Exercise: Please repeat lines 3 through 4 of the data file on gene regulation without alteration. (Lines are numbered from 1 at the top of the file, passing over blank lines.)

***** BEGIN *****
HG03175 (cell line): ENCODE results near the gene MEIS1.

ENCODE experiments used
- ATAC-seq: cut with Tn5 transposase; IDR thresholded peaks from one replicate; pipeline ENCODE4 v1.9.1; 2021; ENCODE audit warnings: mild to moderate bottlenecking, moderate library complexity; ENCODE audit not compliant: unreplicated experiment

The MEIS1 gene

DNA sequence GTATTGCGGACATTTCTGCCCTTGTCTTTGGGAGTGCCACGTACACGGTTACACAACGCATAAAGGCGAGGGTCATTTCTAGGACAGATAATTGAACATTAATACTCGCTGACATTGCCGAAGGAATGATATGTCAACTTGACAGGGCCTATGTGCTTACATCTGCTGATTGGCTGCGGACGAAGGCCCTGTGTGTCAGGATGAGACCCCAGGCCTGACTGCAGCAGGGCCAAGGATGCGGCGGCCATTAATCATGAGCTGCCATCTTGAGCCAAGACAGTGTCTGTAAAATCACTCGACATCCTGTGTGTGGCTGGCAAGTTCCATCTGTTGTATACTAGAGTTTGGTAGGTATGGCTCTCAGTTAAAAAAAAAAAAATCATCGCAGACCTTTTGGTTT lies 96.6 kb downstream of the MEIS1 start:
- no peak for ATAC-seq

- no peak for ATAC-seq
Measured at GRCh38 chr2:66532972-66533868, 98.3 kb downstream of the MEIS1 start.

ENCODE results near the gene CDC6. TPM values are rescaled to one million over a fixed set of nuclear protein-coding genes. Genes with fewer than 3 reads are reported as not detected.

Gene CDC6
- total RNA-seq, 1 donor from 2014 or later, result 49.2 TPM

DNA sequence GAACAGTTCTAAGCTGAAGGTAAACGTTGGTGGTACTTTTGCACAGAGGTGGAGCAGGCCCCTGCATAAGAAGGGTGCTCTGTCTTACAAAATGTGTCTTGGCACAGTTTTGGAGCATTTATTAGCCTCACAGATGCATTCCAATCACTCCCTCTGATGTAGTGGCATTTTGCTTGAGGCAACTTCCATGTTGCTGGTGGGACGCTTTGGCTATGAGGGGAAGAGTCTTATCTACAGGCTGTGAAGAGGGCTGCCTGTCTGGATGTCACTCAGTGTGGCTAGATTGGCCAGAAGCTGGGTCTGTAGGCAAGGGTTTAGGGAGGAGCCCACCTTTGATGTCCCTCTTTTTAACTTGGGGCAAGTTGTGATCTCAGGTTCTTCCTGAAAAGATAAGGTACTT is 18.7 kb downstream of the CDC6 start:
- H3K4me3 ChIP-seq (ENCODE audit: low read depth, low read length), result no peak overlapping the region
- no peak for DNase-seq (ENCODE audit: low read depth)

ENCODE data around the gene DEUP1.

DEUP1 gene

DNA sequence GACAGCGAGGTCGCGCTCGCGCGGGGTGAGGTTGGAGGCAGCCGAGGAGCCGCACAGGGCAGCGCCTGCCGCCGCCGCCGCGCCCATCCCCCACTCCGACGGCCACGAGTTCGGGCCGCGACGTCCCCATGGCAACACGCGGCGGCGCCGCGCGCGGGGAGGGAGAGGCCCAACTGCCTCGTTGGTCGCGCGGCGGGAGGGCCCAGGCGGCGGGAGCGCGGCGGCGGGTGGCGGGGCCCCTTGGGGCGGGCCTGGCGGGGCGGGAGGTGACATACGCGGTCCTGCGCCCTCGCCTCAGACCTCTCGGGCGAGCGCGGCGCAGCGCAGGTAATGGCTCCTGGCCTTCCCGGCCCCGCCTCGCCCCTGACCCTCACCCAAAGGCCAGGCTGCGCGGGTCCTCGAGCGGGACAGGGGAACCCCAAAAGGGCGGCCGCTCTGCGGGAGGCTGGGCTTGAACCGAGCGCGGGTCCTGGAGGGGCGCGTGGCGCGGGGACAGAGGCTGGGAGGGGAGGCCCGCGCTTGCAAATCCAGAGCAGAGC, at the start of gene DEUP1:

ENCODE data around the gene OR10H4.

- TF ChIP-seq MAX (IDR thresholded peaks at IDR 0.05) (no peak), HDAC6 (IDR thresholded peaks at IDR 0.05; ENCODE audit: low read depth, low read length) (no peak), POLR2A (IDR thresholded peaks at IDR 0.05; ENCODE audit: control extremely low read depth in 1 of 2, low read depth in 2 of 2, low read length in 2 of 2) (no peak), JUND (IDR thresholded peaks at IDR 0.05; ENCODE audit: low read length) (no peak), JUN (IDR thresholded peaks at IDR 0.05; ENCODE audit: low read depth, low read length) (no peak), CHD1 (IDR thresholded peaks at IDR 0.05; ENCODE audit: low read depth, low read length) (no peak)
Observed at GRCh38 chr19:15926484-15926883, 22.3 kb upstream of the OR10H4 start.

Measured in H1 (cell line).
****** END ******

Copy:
- ATAC-seq: cut with Tn5 transposase; IDR thresholded peaks from one replicate; pipeline ENCODE4 v1.9.1; 2021; ENCODE audit warnings: mild to moderate bottlenecking, moderate library complexity; ENCODE audit not compliant: unreplicated experiment

The MEIS1 gene